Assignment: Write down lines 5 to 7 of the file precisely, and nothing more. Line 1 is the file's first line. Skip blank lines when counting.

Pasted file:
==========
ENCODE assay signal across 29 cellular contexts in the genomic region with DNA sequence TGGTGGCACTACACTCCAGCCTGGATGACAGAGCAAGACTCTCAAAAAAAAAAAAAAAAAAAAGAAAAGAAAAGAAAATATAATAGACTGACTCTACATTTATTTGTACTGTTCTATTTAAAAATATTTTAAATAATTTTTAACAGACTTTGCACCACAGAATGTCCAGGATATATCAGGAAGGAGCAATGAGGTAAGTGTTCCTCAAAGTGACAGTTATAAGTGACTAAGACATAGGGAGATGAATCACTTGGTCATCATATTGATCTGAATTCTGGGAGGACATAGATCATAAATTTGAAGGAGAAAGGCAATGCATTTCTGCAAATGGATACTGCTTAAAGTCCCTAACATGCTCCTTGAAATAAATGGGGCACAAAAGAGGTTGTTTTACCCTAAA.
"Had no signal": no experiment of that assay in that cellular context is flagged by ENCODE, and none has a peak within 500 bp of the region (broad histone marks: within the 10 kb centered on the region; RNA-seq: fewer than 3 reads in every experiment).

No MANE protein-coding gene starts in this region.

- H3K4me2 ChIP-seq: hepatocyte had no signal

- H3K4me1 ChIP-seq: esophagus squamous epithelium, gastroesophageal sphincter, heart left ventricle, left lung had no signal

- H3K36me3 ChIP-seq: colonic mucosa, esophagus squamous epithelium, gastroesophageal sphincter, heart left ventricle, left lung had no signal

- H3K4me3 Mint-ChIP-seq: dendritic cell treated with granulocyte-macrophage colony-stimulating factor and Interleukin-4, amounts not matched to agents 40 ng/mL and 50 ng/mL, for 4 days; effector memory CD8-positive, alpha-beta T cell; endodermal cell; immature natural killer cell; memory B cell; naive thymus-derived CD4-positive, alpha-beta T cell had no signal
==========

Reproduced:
- H3K4me1 ChIP-seq: esophagus squamous epithelium, gastroesophageal sphincter, heart left ventricle, left lung had no signal

- H3K36me3 ChIP-seq: colonic mucosa, esophagus squamous epithelium, gastroesophageal sphincter, heart left ventricle, left lung had no signal

- H3K4me3 Mint-ChIP-seq: dendritic cell treated with granulocyte-macrophage colony-stimulating factor and Interleukin-4, amounts not matched to agents 40 ng/mL and 50 ng/mL, for 4 days; effector memory CD8-positive, alpha-beta T cell; endodermal cell; immature natural killer cell; memory B cell; naive thymus-derived CD4-positive, alpha-beta T cell had no signal